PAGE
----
Question: If a residential is built for ground floor apartments, how difficult is it to convert to retail years later? What about plumbing for a restaurant with a kitchen, restrooms, etc? What about getting the necessary zoning changes?
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  #75  
Old Posted Jan 6, 2019, 6:48 PM
krondog krondog is online now
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Originally Posted by JACKinBeantown View Post

Question: If a residential is built for ground floor apartments, how difficult is it to convert to retail years later? What about plumbing for a restaurant with a kitchen, restrooms, etc? What about getting the necessary zoning changes?
It's doable as you can always cut a trench into the slab for plumbing. Hard part is lobby/elevator access so upstairs tenants can get up without going through retail or restaurant, it would have to be thought through. As for zoning changes, it's hard but doable - but normally in urban/downtown settings the zoning designation allows both.
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  #76  
Old Posted Jan 10, 2019, 2:56 AM
mklunder13 mklunder13 is offline
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I think something that is being overlooked here is some entrepreneurial attitude towards placemaking and activating space in a creative way. There are many little hubs of local business and retail through out much less dense areas of Austin that are thriving. San Antonio needs to start creating and activating spaces, whether those spaces be retail or small start ups or whatever it may be, and they need to start thinking outside the box themselves instead of waiting around for someone else to do it. There are so many young and creative people in SA but end up leaving because they can't identify their lives with what SA can offer. The rise of the creative class has been a thing for a very long time, but its something SA is still lacking; building a city that all generations can enjoy.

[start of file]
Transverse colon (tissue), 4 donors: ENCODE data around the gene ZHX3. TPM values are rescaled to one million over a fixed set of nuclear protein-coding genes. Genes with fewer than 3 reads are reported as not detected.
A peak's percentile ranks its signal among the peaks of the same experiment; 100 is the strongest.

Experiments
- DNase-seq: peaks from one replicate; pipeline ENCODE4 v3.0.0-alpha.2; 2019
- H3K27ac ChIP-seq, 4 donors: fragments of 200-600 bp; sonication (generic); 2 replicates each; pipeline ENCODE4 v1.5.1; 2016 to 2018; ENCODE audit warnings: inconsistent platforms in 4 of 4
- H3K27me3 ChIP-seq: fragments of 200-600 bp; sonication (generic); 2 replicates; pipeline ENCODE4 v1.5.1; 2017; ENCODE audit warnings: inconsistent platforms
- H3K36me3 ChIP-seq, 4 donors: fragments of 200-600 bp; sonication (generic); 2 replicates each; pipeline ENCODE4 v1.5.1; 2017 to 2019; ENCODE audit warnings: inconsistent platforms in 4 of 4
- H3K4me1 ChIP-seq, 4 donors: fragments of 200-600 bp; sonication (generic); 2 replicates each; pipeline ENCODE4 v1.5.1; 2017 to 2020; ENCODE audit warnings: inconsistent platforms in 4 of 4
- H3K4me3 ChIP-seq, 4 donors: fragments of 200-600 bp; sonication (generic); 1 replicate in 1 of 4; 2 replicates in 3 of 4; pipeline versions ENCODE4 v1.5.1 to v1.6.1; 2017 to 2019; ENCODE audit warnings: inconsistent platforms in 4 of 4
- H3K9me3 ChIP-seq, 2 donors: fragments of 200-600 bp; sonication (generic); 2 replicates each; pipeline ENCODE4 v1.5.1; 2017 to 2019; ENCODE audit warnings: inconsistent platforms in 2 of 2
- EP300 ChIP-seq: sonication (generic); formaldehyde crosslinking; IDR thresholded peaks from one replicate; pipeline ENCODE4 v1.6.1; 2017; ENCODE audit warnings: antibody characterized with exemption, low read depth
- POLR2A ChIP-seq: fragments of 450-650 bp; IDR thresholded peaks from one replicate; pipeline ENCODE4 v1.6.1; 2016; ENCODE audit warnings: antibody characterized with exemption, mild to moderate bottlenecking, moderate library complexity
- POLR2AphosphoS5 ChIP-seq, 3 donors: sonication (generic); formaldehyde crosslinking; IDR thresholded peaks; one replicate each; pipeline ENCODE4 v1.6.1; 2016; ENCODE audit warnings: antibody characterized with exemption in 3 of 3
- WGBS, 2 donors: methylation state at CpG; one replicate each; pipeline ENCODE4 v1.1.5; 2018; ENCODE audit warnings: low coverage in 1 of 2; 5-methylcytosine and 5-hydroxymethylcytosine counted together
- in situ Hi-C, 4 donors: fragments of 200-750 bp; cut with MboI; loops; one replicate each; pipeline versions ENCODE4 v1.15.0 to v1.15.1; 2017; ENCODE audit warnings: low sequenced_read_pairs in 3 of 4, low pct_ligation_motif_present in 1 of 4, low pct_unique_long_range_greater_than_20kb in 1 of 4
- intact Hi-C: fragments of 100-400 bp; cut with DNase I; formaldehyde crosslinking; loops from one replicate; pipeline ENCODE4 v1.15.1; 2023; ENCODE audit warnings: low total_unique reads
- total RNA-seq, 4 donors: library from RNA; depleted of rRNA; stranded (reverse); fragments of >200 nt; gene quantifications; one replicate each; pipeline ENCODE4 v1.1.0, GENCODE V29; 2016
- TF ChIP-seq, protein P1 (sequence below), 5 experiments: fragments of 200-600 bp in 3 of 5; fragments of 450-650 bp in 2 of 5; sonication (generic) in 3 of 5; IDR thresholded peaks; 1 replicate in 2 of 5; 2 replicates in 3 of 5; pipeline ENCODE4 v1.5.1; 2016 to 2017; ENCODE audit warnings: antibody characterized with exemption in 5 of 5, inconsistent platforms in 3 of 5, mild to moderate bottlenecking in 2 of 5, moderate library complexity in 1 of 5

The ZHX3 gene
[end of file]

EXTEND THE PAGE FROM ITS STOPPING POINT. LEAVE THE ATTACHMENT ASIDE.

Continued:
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  #77  
Old Posted Jan 10, 2019, 2:21 PM
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Originally Posted by mklunder13 View Post
I think something that is being overlooked here is some entrepreneurial attitude towards placemaking and activating space in a creative way. There are many little hubs of local business and retail through out much less dense areas of Austin that are thriving. San Antonio needs to start creating and activating spaces, whether those spaces be retail or small start ups or whatever it may be, and they need to start thinking outside the box themselves instead of waiting around for someone else to do it. There are so many young and creative people in SA but end up leaving because they can't identify their lives with what SA can offer. The rise of the creative class has been a thing for a very long time, but its something SA is still lacking; building a city that all generations can enjoy.
Very good point.